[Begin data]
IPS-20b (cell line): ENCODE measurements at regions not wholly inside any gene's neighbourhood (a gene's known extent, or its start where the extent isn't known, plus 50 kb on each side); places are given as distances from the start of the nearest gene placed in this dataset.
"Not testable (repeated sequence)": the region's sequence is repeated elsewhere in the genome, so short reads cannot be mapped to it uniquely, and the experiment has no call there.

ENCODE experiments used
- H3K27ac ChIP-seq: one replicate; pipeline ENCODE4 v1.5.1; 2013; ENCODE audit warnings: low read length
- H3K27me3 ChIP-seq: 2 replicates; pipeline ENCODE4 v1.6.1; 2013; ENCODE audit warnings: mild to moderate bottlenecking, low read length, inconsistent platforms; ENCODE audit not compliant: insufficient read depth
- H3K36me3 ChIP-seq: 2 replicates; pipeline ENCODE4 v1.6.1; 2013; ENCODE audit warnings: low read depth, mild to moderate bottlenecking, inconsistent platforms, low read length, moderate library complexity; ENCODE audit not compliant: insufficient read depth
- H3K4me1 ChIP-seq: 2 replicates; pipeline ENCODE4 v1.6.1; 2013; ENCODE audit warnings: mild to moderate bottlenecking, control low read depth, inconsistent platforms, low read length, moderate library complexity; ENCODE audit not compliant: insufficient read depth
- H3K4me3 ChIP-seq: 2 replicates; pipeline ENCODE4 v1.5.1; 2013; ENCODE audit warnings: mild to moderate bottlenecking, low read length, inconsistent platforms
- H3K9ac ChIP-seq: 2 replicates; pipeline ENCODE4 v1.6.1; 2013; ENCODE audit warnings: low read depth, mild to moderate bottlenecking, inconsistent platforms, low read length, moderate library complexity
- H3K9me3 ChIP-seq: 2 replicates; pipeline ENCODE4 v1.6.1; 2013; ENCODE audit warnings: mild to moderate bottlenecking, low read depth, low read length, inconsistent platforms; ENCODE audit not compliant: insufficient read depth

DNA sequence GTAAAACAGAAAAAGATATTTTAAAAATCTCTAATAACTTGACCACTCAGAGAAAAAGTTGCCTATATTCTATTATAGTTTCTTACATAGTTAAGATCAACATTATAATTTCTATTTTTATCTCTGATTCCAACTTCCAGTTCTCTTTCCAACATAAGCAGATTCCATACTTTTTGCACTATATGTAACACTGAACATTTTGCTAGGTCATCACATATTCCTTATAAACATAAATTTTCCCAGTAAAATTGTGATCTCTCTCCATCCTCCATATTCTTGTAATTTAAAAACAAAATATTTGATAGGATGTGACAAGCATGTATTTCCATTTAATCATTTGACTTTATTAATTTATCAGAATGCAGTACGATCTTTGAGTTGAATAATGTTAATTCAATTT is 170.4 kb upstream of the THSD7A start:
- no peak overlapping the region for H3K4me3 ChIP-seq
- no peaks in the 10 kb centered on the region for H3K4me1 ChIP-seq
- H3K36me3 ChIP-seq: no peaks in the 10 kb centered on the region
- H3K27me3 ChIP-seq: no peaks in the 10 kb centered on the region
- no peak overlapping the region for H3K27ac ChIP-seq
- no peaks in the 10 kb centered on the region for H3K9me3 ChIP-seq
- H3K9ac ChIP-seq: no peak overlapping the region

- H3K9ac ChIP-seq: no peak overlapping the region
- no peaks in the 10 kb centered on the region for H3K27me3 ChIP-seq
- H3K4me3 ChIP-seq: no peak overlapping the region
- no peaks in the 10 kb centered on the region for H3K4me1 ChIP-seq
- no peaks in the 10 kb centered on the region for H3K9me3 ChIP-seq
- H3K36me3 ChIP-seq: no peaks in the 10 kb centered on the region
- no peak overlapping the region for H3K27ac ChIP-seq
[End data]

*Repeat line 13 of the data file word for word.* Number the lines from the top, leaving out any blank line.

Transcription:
- no peaks in the 10 kb centered on the region for H3K4me1 ChIP-seq